"A lot of what we found is pretty complicated, but a few things were clear," Johnson says. "Biking – even with an electric bike – is almost always more environmentally friendly than using a shared e-scooter. The sole possible exception is for people who use pay-to-ride bike-share programs. Those companies use cars and trucks to redistribute the bicycles in their service area, which can sometimes make them less environmentally friendly than using an e-scooter."

By the same token, the study found that driving a car is almost always less environmentally friendly than using an e-scooter. But some results may surprise you. For example, taking the bus on a route with high ridership is usually more environmentally friendly than an e-scooter.

"We found that the from the electricity used to charge the e-scooters is fairly small – about 5% of its overall impact," Johnson says. "The real impact comes largely from two areas: using other vehicles to collect and redistribute the scooters; and emissions related to producing the materials and components that go into each scooter."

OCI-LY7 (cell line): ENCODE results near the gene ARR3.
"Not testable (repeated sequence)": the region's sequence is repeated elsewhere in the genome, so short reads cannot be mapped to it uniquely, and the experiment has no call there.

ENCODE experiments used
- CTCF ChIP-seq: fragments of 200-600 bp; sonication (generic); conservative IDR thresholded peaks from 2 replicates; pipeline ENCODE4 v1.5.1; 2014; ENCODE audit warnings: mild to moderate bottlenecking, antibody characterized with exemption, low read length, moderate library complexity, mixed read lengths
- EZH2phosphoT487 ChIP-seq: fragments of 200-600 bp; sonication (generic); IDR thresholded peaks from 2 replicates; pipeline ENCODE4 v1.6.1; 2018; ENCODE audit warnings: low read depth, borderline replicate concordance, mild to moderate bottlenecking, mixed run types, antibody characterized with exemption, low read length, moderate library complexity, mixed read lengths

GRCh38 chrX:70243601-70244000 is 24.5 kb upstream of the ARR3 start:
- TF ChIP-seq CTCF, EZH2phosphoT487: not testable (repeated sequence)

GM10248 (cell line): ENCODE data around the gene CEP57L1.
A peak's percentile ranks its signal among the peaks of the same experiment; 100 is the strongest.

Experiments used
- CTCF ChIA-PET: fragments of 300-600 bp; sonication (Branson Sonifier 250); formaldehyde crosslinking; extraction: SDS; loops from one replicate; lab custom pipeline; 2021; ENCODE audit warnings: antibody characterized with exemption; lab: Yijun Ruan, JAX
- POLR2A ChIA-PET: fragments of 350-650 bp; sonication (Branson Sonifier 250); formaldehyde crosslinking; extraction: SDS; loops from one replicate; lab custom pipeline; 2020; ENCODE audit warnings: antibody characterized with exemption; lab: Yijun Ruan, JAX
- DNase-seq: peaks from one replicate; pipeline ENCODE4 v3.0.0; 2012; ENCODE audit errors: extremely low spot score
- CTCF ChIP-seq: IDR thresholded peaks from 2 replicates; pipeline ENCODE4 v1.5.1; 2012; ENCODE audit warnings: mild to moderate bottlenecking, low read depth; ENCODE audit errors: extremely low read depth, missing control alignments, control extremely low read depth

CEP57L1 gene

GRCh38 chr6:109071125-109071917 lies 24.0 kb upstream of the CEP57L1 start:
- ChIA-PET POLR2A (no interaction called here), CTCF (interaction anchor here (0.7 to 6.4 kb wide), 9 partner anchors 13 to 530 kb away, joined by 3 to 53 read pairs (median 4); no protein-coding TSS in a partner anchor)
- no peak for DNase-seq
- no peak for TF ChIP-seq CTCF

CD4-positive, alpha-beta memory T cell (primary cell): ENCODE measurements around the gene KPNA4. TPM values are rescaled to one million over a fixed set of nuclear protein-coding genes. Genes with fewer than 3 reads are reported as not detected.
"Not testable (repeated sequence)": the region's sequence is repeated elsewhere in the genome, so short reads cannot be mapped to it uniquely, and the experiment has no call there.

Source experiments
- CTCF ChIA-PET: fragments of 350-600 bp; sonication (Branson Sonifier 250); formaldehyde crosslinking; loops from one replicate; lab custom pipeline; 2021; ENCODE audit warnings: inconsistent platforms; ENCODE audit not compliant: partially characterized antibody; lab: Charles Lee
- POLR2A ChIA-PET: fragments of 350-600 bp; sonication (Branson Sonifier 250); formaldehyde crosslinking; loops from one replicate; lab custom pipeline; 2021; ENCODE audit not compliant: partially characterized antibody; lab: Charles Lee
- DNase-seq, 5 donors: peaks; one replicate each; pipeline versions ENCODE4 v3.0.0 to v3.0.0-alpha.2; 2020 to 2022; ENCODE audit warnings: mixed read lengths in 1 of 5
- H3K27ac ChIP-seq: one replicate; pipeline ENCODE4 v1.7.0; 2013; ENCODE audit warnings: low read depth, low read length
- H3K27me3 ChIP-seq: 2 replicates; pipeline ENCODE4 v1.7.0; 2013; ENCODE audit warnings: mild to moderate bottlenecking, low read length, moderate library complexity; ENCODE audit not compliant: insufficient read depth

That means that there are two major factors that contribute to each scooter's environmental footprint. First is that the less driving that is done to collect and redistribute the scooters, the smaller the impact. The second factor is the scooters' lifetime: the longer the scooter is in service, the more time it has to offset the impact caused by making all of its constituent parts.

"There are a lot of factors to consider, but e-scooters are environmentally friendly compared to some modes of transport," Johnson says. "And there are things that companies and local governments can do to further reduce their impacts. For example, allowing – or encouraging – companies to collect scooters only when they hit a battery depletion threshold would reduce a scooter's impact, because you wouldn't be collecting scooters that don't need re-charging."